hehehee... what did u have for lunch, that's the content of your dump . Sorry, core dump is just a snapshot of the process state when u ran the jvm. I'm not quite sure how you can debug that, can you try to veried you have right version install? Does it output anything at all besides the core dump?
Hi Trish - The good news is yes, you can analyze the dump. The bad news is you probably won't get much useful information. First, you want to run the file command on the core file to find out which application it spawned from. You should then run the file command in the exectuable itself to find out it is has been stripped. This will show up in the description line. If it has been stripped it means there is no symbol table available to convert the memory addresses stored in the dump to function names. If it hasn't been stripped, you're in luck, but you'll need to learn how to use adb to assist you with the analysis.
Make visible what, without you, might perhaps never have been seen. - Robert Bresson
but you'll need to learn how to use adb to assist you with the analysis.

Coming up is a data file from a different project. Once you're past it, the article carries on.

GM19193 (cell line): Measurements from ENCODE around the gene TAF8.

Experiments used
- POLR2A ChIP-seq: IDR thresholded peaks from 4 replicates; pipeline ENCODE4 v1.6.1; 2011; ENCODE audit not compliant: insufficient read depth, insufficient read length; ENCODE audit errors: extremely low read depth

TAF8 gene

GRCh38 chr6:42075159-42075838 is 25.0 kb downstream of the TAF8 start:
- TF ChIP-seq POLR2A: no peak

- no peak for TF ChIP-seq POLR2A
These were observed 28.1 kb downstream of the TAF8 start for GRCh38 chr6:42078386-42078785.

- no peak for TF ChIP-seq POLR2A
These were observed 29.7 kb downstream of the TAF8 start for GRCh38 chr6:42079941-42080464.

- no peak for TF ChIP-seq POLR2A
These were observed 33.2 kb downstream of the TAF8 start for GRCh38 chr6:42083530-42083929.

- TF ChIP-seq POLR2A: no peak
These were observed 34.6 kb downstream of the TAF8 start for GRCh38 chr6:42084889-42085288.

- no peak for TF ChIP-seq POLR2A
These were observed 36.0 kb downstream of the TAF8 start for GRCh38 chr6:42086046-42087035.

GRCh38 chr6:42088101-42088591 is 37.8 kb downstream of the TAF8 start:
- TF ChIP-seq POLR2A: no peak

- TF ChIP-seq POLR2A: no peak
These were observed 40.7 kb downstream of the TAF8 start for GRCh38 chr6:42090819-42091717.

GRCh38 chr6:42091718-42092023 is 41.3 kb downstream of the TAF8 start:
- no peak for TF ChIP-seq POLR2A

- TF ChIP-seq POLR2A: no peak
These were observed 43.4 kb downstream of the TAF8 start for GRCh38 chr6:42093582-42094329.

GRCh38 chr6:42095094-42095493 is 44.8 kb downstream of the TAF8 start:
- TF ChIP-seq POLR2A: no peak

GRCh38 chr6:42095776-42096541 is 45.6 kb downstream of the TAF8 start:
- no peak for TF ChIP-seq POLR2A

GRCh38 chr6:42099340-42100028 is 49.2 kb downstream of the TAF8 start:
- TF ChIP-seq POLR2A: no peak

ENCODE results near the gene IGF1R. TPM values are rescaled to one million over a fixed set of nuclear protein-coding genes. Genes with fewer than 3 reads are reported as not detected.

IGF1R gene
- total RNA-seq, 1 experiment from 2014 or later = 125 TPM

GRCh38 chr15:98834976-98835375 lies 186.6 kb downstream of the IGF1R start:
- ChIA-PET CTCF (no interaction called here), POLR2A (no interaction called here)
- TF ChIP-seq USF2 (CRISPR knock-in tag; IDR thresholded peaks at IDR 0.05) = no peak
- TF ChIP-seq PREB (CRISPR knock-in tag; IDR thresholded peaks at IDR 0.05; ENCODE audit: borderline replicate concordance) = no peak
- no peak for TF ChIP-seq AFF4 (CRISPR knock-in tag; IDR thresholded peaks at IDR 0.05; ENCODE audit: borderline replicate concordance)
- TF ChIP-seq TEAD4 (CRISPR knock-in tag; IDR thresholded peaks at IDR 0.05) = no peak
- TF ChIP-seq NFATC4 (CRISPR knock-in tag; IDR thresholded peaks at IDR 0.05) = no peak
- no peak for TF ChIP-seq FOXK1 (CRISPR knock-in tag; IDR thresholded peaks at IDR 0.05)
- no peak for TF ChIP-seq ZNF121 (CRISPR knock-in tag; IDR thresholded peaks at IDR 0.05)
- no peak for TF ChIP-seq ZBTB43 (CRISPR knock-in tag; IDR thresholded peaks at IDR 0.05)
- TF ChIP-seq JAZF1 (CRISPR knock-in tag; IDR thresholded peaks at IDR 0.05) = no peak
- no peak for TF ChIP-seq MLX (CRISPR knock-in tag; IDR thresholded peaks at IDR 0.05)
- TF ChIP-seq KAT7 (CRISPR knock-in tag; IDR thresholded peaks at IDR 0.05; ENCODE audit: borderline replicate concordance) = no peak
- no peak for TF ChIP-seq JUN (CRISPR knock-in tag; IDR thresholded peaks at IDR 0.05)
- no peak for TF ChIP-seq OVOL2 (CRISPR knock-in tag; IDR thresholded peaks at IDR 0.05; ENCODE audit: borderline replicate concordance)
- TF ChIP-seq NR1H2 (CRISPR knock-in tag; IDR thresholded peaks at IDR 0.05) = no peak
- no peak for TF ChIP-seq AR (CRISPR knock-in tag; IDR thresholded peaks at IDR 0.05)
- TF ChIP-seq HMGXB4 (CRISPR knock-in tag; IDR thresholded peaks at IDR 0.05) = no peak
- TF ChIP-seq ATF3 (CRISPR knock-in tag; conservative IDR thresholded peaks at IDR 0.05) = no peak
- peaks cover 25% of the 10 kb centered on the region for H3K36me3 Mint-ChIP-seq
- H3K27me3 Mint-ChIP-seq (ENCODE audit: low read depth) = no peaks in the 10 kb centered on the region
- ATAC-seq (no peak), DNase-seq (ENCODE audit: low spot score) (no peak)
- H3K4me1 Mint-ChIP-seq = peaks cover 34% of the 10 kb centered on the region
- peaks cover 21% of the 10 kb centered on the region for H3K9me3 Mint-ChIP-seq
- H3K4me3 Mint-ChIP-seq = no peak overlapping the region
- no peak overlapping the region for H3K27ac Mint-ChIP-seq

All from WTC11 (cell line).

Would you know of any good link? Also, let me share that I also had a core dump on an HP-UX box. To me, it appeared to be random. And like any obnoxious I was sure that my code was fine :roll: Oddly enough, I was right I wrote some logic so I can control whether my application should do it's work in thread mode and found that the core dump happened only when running in threaded mode and like a said before it was random. So what did I do? I upgraded to 1.4 from 1.3 and all problems were gone
Good links on source-level debugging -- can't say that I do. Like a few other things I'd like to write some day, this project's on the back burner until I find the time. I've wanted to update this book for quite some time, but haven't drawn a great deal of interest.
No Java app should EVER cause a core dump. That's what Java Exceptions are for. If you get a core dump, you either are calling a JNI routine with a bug in it or you've triggered a bug in the JVM. And the JVM is a sufficiently complex multithreaded environment that I don't give good odds on tracking down the problem to user code. Which, since user code isn't supposed to cause coredumps, would be more hacking around the problem than actually fixing it. In cases like this, the best line is to look for known problems with the JVM (for example, under certain brands and versions of web appservers, you had to limit the stack size under Linux or they'd fail). Sometimes tweaking JVM run parameters helps. Often switching to a different version of the JVM will help.
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